1. Limited time only! Sign up for a free 30min personal tutor trial with Chegg Tutors
    Dismiss Notice
Dismiss Notice
Join Physics Forums Today!
The friendliest, high quality science and math community on the planet! Everyone who loves science is here!

Wanting to understand too much

  1. Jul 4, 2013 #1
    Hi, I'm curious about something : Does anyone doing mathematics really understand at 100% in a logical way everything he does in math, or must he take it for granted some things, and that he only needs to do what he has learned without completly understanding these foundations ?( why a thing is the way it is, etc.)

    I'm asking this question because it seems that some things that I supposely know, well I can't explain why they are the way they are.
  2. jcsd
  3. Jul 4, 2013 #2
    In principle, if you'redoing mathematics, then you should be able to explain everything. Of course, when you're new to learning mathematics, then this is not possible. You will have to take some things for granted. But you should really try to understand these things once.

    Maybe you can give examples what is troubling you. What do you think you don't understand well?
  4. Jul 4, 2013 #3
    Well, a lot of things, not all of them, but it seems that my knowledge is built on shaky foundations.For example, an easy thing like : why a minus times a minus gives +.I'm not sure I could explain you why it's that way, I just know it is. But on the contrary, I could explain you why 2+2=4 because I know what is really happening. I would really like to understand the underlying mecanisms of math.
  5. Jul 4, 2013 #4
    What I hate is that High Schools is that high schools teach the math without justification. They just tell you to memorize things like "minus and a minus gives a plus". It really isn't difficult to justify the rule, but somehow they neglect to do it.

    I'm not sure what your level of math is. But I recommend picking up "basic mathematics" by Lang. It discusses things like this. Spivak's calculus proves the basic properties of numbers from scratch, but that might be a difficult reference.
  6. Jul 4, 2013 #5
    That's exactly what I think ! Basically, my math education was remember, don't try to understand. They teach more math like a tool that must be not understood(well, not completelly), but used for other purposes than in way to really understand the mecanisms.
  7. Jul 4, 2013 #6


    User Avatar
    Science Advisor
    Homework Helper
    Gold Member

    It can be counterproductive to spend too much time on foundations at the start, even though logically everything else depends upon the foundations. Far better in my opinion to state the axioms for the system you are working with, and proceed from there.

    For example, when learning calculus or real analysis, one can start by listing the axioms of the real number system (a complete, ordered field), mention without proof that there is only one system up to isomorphism which satisfies these axioms, and then proceed with calculus/analysis.

    At some point you will be curious enough to want to go back and see how to formally construct the real numbers from the rationals. There are several equivalent ways, and you should eventually know what they are, but once you understand the key ideas in the construction, there is a boring mass of details to verify. It would be horribly demotivating to sit through this before being able to proceed with the fun stuff. This is why Spivak puts the construction into an appendix in his calculus book.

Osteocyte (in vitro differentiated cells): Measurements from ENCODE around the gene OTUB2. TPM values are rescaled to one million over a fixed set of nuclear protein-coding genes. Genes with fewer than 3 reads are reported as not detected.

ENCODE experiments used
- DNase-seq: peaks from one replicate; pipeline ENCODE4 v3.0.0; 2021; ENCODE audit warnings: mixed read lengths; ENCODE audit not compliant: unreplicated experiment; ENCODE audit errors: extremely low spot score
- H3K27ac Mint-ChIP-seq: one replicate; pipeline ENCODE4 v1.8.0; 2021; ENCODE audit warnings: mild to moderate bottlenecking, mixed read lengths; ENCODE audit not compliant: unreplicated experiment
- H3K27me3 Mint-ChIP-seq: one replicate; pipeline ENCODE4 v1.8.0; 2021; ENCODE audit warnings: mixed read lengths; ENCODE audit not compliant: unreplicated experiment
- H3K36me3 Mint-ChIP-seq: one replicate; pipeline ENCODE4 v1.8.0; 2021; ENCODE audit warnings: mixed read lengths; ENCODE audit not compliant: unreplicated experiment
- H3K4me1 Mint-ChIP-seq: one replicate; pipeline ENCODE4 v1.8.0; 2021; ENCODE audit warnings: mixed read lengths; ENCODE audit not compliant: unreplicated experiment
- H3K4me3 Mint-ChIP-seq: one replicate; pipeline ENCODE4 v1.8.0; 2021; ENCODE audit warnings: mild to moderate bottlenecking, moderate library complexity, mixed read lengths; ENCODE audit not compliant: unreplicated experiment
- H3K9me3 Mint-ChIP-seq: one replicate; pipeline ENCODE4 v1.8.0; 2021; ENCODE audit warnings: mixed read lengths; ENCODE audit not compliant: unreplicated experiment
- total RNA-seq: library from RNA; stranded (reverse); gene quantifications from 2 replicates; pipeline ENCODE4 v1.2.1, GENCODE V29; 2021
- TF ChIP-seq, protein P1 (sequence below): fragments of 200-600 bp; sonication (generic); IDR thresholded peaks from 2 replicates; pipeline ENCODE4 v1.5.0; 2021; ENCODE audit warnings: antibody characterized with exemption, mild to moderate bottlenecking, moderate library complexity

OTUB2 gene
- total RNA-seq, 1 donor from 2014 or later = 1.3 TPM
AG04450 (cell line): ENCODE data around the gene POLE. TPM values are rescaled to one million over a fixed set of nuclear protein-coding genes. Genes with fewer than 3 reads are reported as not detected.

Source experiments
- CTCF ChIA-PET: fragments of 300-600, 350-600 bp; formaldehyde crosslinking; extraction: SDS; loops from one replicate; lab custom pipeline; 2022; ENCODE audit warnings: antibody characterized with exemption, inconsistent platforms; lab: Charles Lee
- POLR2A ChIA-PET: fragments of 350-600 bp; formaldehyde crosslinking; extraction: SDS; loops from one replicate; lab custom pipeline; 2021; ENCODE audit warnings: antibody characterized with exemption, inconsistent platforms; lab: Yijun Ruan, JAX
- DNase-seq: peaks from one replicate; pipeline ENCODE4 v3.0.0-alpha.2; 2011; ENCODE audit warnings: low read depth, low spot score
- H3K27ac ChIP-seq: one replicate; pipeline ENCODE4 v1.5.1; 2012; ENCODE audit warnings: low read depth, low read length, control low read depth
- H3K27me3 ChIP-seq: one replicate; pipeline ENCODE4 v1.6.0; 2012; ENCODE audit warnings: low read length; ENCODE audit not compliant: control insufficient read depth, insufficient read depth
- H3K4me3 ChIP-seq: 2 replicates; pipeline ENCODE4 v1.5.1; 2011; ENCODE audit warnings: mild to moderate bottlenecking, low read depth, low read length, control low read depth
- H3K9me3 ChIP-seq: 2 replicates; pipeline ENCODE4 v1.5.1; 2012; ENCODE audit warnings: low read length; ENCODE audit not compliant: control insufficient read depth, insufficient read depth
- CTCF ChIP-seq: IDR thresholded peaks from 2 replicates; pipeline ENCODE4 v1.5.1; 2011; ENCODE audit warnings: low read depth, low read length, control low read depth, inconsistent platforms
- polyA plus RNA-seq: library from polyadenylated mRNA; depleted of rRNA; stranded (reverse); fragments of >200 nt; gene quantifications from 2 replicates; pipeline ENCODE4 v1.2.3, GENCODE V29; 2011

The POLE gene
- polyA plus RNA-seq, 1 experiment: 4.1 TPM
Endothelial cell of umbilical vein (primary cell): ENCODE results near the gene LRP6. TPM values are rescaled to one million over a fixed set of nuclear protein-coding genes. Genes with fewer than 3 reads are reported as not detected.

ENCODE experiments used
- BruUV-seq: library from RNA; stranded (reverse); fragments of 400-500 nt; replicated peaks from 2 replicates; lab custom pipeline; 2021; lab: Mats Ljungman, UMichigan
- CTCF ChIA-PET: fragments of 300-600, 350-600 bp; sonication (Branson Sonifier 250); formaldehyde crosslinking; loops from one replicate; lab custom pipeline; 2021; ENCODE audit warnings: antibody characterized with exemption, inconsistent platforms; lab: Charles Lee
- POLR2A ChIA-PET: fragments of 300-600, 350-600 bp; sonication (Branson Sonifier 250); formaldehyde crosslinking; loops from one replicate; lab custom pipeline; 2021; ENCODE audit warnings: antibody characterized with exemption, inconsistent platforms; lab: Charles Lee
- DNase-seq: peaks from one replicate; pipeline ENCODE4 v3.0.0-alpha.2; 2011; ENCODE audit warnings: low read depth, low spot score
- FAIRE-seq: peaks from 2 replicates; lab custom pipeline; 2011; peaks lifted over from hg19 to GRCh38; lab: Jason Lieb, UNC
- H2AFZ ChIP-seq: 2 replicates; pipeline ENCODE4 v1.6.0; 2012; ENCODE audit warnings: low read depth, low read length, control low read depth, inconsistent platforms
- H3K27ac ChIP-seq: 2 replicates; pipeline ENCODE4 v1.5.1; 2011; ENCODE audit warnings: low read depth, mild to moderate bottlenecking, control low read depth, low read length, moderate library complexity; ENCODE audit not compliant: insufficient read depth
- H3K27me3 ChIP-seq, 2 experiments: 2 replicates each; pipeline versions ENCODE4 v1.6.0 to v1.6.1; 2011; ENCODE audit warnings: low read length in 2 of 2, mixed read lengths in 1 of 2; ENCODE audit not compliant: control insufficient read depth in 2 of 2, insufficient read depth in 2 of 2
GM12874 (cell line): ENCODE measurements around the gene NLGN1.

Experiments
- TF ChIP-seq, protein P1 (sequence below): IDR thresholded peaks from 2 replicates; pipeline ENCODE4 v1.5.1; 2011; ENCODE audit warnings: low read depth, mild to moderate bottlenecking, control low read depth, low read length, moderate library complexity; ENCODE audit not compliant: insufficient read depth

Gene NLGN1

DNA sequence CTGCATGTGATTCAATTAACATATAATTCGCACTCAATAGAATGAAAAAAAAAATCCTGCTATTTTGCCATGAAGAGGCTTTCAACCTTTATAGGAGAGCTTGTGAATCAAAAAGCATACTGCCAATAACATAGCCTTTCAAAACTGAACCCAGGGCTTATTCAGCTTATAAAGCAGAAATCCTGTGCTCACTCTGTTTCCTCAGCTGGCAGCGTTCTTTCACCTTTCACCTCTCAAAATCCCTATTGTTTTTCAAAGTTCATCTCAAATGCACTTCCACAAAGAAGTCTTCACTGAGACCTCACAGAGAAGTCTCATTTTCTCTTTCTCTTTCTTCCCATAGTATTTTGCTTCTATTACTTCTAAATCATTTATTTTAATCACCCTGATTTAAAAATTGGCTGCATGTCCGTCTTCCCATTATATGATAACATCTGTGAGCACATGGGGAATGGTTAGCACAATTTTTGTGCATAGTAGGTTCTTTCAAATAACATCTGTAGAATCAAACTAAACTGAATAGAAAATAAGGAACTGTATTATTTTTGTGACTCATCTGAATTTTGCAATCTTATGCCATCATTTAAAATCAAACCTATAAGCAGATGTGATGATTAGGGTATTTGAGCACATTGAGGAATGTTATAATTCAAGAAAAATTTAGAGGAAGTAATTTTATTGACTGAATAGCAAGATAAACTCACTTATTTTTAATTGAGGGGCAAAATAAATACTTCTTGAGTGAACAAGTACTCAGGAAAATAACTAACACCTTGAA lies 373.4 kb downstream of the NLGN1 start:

8. Jul 4, 2013 #7


    User Avatar
    Homework Helper
    Education Advisor
    Gold Member

    That must be a huge change from the past (or as so I remember). Almost everything in beginning Algebra was fit to a justification or explanation. Nobody teaches by showing a pattern of symbolic results or refers to a number line anymore?
  9. Jul 4, 2013 #8
    Attached is an excerpt from the Lang book micromass mentioned, that explains why (-a)(-b)=ab.

    Attached Files:

  10. Jul 5, 2013 #9


    User Avatar
    Gold Member

    Very interesting thread.Due to my situation , I have to learn highschool very fast in the moment yet I always take the time before each exams to "play" with the concepts they are teaching me.I do it because I think it's the best way to digest the concepts long-term instead of just remembering it until the exam is done.

    Let's take your exemple of -2 × -2 = 4.I will try to explain it naively.

    Suppose you like blackjack and you like to play 2$ a hand.One day you lose all your 2$ hands very quickly and lose all your money in the process.You really want to play a little bit more so you ask your friend for 10$ to play five extra hands.He accepts to lend you the money , you play a couple of hands and you lose that extra 10$.

    The day after , you go see your friend with 4$ and you give it to him.You repay 4$ out of a 10$ debt , so it's really -2 × -2$ = 4$.That's because you were already at -10 (-2-2-2-2-2) , so if you pay him 4 , you take out (-2-2) from (-2-2-2-2-2) and are now at -6 (-2-2-2) , which means you are +4 in your debt situation (-10 + 4 = -6).
    Last edited: Jul 5, 2013
  11. Jul 7, 2013 #10
    Nobody understands everything. There are many seemingly innocent statements that can be very difficult to prove. There are also many things in mathematics that have yet to be formalized all the way down to set theory axioms. There are varying levels of rigor, and the field of mathematics is so broad that no one person could possibly know everything, and nobody has the time or energy to reduce everything to fundamental axioms. What you should do is make every effort to understand something to whatever level of rigor is necessary and acceptable for what you are trying to achieve.
Know someone interested in this topic? Share this thread via Reddit, Google+, Twitter, or Facebook